Hot answers tagged

5

This is an extended comment. This behaviour is new in 10.4. I can reproduce it with 10.4.1 on OS X, but not with 10.3.1. This may be related: DistributeDefinitions and synchronization in Mathematica 10 We can try to analyse what happens like this: z := (Print[$KernelID]; 1); SetSharedVariable[z]; ParallelEvaluate[z] ...


4

From the OP comments the slices (or contours) of a multi-dimensional function is what is being sought. A way to do this is the have each Plot in Manipulate set as Dynamic on the variables not on the x-axis. Such that, as these variables are adjusted the contour in the variable on the x-axis updates. For example, for $f(x,y,z) =z\sin(x)-y$ the contours in ...


4

Without diving into your code too much, everything will run a LOT more smoothly if you use ParametricNDSolve to solve your differential equations with the parameter a: pfun = ParametricNDSolveValue[{x''[t] == -2 x[t], x[0] == a, x'[0] == 1}, x, {t, 0, 10}, {a}] position[t_, a_] := {Sin[#], Cos[#]} &@pfun[a][t] You can keep everything else the same. ...


3

I would memoize sol[a]. The Evaluate in position does nothing if it does not wrap the entire expression after the :=. It's not that important, so I would just drop it. The issue with [[1]] (or First) can be handle in sol. Here are the changes I've described: sol[a_] := sol[a] = First@NDSolve[{x''[t] == -2 x[t], x[0] == a, x'[0] == 1}, {x}, {t, 0, 10}] ...


3

Do not use x as both a dependent variable in NDSolve and an index in Table. Instead, try, Table[Solu[-a, -1, 1 + a, .3, 50], {a, 0, 2}] (* {{7.19845*10^-22, -0.102113, 0.102113, 3.31597, 3.31597, 3.26406}, {-0.10725, -0.10725, 0.214501, 3.33333, 3.16227, 3.16227}, {-67.8836, -67.7287, 135.612, 3.29475, 0.133514, 0.162306}} *)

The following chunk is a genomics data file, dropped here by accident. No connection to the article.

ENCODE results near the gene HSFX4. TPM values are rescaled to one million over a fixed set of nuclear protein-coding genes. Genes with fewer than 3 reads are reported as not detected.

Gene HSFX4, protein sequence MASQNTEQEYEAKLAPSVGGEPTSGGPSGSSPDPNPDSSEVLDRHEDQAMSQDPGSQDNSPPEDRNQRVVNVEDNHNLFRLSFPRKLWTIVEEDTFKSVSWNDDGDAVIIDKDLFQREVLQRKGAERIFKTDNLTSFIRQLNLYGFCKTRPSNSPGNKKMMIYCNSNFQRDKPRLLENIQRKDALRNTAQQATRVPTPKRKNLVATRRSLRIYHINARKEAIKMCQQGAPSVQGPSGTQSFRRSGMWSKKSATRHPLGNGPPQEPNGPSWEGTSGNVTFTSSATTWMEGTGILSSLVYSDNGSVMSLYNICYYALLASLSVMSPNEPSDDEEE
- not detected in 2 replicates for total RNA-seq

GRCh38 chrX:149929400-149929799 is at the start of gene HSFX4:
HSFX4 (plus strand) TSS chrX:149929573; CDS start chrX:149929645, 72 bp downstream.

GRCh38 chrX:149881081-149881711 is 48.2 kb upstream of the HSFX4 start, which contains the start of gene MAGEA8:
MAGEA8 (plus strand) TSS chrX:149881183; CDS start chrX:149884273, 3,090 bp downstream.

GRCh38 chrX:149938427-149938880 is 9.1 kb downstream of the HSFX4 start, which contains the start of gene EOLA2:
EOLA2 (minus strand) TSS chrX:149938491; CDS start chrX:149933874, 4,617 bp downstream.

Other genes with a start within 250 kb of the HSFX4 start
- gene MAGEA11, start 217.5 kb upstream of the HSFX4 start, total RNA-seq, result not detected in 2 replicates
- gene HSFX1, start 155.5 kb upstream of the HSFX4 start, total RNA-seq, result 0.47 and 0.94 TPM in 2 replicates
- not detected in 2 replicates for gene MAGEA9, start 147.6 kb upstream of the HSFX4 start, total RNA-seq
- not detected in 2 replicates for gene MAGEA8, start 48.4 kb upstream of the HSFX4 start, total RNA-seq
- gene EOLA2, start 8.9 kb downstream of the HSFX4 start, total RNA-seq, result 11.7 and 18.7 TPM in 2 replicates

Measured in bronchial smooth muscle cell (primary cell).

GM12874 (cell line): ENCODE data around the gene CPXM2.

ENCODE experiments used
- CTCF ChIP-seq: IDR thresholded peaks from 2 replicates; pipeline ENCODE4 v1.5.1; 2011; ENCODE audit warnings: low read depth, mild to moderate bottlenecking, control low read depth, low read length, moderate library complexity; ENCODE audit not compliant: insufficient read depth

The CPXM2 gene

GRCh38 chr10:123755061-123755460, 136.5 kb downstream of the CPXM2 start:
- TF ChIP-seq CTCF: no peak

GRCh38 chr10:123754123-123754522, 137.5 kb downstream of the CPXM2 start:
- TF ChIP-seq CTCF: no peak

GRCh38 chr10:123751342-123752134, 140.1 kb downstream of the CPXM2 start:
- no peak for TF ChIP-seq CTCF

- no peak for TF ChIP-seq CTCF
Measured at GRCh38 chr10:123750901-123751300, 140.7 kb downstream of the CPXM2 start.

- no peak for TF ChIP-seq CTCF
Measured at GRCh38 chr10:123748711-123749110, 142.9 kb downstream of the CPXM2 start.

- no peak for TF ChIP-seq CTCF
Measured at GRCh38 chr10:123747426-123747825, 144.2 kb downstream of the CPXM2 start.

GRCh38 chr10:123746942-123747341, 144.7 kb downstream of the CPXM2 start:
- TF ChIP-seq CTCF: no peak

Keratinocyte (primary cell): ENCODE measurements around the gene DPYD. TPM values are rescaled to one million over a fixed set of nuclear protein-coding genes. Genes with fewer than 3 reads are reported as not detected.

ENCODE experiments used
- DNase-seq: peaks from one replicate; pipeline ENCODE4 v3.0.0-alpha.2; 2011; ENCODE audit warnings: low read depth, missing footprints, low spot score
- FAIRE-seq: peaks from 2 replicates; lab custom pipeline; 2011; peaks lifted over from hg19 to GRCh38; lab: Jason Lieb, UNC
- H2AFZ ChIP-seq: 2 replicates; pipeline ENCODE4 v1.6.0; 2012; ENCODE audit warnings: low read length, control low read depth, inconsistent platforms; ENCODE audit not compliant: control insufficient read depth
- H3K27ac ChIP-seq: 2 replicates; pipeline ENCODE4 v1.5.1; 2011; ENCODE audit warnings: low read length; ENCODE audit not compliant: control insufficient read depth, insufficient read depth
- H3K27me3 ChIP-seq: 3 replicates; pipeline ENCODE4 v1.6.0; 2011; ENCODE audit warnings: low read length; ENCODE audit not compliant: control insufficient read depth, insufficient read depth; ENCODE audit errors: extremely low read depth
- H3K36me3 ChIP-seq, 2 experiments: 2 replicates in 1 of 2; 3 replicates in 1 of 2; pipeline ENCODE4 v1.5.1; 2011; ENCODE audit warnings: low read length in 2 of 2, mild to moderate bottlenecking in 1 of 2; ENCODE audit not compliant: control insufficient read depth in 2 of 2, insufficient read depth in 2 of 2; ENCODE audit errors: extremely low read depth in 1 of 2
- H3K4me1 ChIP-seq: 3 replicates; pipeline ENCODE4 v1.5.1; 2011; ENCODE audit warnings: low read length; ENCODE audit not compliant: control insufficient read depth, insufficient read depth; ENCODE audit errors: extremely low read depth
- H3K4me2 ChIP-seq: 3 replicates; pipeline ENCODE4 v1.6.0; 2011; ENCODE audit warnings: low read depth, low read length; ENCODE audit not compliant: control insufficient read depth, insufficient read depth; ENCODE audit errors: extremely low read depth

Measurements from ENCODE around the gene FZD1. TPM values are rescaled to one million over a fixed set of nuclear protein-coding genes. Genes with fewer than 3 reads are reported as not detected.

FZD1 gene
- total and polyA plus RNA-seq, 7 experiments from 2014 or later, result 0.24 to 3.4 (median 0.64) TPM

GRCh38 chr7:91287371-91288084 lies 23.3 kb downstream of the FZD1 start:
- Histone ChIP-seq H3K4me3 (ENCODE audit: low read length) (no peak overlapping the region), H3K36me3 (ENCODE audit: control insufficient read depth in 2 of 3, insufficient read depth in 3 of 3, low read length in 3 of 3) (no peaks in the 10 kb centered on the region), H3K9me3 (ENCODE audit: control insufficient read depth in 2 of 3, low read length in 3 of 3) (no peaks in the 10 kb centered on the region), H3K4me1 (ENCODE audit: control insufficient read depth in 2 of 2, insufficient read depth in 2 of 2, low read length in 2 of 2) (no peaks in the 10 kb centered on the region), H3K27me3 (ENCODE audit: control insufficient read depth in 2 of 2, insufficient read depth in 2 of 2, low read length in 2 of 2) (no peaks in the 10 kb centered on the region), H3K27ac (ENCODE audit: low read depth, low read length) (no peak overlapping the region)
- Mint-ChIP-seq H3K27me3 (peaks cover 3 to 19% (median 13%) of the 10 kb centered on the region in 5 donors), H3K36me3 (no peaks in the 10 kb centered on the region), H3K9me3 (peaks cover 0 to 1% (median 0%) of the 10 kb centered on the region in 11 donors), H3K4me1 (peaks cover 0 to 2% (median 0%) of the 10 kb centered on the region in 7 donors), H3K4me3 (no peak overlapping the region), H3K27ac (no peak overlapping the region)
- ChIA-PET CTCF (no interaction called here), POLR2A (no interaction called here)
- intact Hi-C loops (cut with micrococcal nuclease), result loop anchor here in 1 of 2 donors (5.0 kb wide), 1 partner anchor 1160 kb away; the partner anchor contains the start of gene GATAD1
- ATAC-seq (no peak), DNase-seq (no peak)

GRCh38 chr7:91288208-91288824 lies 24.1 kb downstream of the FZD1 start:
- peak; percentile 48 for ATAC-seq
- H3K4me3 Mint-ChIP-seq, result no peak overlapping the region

2

InitializationGroup vs group of InitializationCells If you create a new cell in an InitializationGroup it will automatically become an InitializationCell. For the group of InitializationCells you will get a default one, which you can turn into another InitializationCell or not. A set of InitializationCells vs one InitializationCell. I can't find any ...


2

As you've noticed both Plot and Manipulate are scoping constructs. And the problem is that you want to manipulate expressions that contain variables which are meant to be scoped and where is a naming conflict. What you want probably is possible but I think the fastest solution is just to avoid naming conflicts: With[{ exprsToPlot = {xp^y, x^yp}, ...


2

I believe that I now know the answer. In addition to setting InitializationCellEvaluation option to True InitializationCellWarning option to False with the notebook selected, you also need to set these same values at the Global Preference level.


2

You can't run Kernel Blocking Dialogs on the preemptive link. But you can prompt other dialogs. And we can abuse that to run a procedure containing Input[], DialogInput[] or some system dialogs. The trick is to run your code inside an asynchronous initialization of the regular dialog: MessageDialog[ DynamicModule[{}, 1, Initialization :> ...


1

Perhaps something like: test[steps_] := Module[{}, n = 0; Print["% Complete: ", Dynamic[n*100/steps]]; For[n = 0, n < steps, n++, Pause[1]]; NotebookFind[SelectedNotebook[], "Print", All, CellStyle]; NotebookDelete[]] See also: A self-deleting button to delete Print cells


1

I felt like it is something very fundamental for working with UI developement in MMA so I asked WRI Support to help me. It took a while but I received a very good answer, which is to suspend DynamicUpdating when Export takes place. [...] For the effect you want, turn off the global DynamicUpdating option for the fronend just before the call to ...


1

Manipulate is HoldAll and the body isn't evaluated till it is displayed. That's because effectively there is Dynamic[body]. I once explained that a little in Manipulate in Manipulate. So inside the package it won't do anything, as no output is generated. You can see this here: ClearAll[x]; Manipulate[x = 5, {y, Null}]; Pause[1]; x Manipulate[x = 5, {y, ...


1

You can achieve this with Inactive and Activate. f[x_, y_, z_] := x + y + z v = {4, 5, 6}; Inactivate only f with Inactive and allow v to resolve. Then Activate the result for the answer. fv = Inactive[f][Sequence @@ v] Activate[fv] Hope this helps.


1

Why not just deconstruct the argument in the pattern without using Index at all? g[{x1_,x2_,x3_}]:=f[x1,x2,x3]



Only top voted, non community-wiki answers of a minimum length are eligible